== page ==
I did notice that at times I seek approval from those that I do not know well (please accept me), from authority figures (so that I don't get into "trouble"), and sometimes even from my peers (seeking validation). In one particular instance I was meeting with a fellow yogi and found myself changing my language to fit our commentary on truthfullness! I looked at her and said, "I'm noticing myself changing my language as I talk to you, how's that for Satya!" I suppose in that instance you could say I chose to be "real" and call myself out.
I also noticed that I sometimes choose niceness when conflict becomes a possibility, in order to avoid it, I pander to the needs of the other. I also noticed that this only serves me for so long, inevitably the Truth has to come out as I buckle under the weight of the facade of "niceness."
In the book, Deb begs the question, "What are we so afraid of? What might my life look like if I were willing to contact truthfullness in each moment (i.e. do it right the first time)?"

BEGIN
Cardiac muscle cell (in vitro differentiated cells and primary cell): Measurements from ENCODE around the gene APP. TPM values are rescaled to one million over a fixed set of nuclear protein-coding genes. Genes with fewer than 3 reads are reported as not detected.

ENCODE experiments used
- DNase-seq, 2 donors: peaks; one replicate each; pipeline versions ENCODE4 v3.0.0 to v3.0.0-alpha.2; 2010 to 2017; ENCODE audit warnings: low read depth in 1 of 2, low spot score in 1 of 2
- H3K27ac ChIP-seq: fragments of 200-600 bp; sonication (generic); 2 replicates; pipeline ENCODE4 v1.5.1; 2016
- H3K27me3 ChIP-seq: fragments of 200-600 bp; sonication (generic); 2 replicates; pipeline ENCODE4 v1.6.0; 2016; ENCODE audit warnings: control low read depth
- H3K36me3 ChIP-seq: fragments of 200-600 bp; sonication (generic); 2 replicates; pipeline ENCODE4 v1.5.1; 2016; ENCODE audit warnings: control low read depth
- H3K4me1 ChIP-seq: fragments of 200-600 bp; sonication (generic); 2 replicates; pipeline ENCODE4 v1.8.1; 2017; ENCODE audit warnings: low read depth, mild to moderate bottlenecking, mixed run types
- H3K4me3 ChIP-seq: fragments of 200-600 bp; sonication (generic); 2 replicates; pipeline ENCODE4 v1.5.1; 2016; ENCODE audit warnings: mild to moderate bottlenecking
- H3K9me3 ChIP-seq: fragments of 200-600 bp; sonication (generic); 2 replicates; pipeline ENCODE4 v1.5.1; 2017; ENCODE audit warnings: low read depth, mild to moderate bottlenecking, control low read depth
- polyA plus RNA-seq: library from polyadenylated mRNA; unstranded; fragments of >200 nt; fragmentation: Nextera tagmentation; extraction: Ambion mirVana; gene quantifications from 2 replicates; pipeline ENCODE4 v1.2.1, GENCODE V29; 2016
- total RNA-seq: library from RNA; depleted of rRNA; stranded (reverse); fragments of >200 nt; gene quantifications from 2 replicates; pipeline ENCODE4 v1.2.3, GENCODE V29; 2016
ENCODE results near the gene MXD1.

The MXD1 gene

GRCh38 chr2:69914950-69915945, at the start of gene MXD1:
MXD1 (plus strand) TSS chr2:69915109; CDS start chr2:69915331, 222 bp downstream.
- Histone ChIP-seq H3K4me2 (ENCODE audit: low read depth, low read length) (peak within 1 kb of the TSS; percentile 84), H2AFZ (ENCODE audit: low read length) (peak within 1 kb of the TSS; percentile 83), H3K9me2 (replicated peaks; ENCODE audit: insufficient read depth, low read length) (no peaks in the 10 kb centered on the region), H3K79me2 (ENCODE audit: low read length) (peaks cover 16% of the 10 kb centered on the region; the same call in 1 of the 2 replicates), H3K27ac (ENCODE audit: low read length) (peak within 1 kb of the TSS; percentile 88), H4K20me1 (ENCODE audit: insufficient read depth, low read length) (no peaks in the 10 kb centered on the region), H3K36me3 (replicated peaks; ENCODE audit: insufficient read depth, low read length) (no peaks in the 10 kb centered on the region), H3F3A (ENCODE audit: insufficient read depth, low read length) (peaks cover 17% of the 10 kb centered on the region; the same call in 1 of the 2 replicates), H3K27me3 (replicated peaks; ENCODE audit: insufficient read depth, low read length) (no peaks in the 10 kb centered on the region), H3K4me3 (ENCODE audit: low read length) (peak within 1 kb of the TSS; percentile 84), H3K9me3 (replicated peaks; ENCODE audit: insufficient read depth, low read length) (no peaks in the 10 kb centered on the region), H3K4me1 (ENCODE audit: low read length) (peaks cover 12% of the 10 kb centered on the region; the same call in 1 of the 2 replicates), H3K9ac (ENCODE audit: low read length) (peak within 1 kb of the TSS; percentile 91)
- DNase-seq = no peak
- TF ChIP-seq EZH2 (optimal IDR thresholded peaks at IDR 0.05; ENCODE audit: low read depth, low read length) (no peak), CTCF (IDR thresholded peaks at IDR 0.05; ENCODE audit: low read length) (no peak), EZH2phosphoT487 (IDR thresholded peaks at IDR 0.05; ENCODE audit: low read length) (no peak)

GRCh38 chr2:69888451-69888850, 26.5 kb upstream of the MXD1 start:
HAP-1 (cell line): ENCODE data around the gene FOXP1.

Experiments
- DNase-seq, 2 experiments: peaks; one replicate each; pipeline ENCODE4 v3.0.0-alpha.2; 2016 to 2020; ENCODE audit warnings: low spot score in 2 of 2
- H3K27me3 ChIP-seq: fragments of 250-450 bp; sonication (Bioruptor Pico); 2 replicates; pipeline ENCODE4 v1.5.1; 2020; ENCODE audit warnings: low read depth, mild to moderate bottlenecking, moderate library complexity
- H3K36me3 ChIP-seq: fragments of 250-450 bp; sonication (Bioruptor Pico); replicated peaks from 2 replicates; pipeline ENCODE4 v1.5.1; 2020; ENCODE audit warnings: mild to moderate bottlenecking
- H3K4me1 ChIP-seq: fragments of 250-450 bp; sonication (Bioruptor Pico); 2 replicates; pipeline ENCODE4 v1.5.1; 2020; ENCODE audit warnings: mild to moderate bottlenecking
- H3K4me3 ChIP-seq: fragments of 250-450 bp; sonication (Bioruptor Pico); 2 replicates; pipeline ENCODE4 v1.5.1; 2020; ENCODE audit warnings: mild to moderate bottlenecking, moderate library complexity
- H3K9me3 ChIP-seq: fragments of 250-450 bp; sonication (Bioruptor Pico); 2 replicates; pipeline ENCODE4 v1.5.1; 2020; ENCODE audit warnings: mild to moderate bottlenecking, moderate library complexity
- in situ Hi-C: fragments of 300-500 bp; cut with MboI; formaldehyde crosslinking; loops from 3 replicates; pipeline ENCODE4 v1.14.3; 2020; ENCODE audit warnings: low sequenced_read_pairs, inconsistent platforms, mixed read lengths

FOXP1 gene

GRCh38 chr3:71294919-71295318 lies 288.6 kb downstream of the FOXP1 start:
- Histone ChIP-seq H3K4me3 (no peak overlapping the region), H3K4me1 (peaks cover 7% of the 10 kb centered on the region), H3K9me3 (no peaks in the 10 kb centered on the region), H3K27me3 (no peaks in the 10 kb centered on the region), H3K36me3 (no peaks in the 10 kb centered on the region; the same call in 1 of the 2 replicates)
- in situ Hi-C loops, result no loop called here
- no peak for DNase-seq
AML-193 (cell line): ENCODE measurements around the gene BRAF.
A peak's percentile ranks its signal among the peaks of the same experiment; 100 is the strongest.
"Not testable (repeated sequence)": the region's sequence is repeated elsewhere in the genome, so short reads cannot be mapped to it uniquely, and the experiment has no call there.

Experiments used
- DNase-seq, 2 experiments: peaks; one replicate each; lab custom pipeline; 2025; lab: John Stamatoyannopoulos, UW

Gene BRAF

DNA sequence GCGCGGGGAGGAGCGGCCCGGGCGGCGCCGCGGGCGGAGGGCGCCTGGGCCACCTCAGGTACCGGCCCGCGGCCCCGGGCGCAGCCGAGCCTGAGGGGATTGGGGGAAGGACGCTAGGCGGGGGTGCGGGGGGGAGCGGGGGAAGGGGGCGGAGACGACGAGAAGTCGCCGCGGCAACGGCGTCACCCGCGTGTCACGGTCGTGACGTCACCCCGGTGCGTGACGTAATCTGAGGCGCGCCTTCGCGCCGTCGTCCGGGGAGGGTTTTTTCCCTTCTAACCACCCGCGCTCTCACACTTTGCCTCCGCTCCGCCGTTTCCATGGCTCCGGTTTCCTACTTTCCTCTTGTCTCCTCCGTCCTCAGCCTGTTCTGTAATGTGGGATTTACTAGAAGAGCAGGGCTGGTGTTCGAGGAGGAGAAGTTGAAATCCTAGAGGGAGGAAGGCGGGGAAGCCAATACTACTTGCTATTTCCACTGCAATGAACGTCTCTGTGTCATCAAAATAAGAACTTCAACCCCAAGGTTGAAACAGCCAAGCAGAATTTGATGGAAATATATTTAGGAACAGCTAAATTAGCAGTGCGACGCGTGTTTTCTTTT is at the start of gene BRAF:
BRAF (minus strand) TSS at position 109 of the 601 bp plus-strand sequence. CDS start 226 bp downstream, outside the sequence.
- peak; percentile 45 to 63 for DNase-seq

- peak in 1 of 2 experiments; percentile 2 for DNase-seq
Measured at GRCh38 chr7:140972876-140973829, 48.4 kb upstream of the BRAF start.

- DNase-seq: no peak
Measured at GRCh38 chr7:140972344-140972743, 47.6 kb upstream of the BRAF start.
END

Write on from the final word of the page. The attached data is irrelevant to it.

I am sitting with that question and my experiences over the last couple of weeks. I am left with a stronger desire to practice "Doing it right the first time," and a refreshing sense of fortitude that sometimes being real, no matter the risk, is of greater benefit than using "niceness" as a crutch.
Next week: Asteya-Non Stealing
Monday, February 21, 2011
I thought my first week of experimentation would be easy. I picked the question at the end of the first chapter that I hadn't yet done or really even considered in previous journeys through this book (The Yamas and Niyamas by Deborah Adele). I picked the question for exploration that said, "Guard your balance as if it were a precious resource..find guidance from the messages of your body..do you need more sleep? Exercise? Act on of the messages of your body and explore what balance looks like for you...notice the effect on you and on others."
Like I said, I thought it would be easy.
I live a quiet life, a simple life. I'm usually in bed by 9p and like to spend the mornings walking with my dog and drinking tea. Perhaps that I picked this one because I thought it would be easy says more about me than the experiment itself..hmm.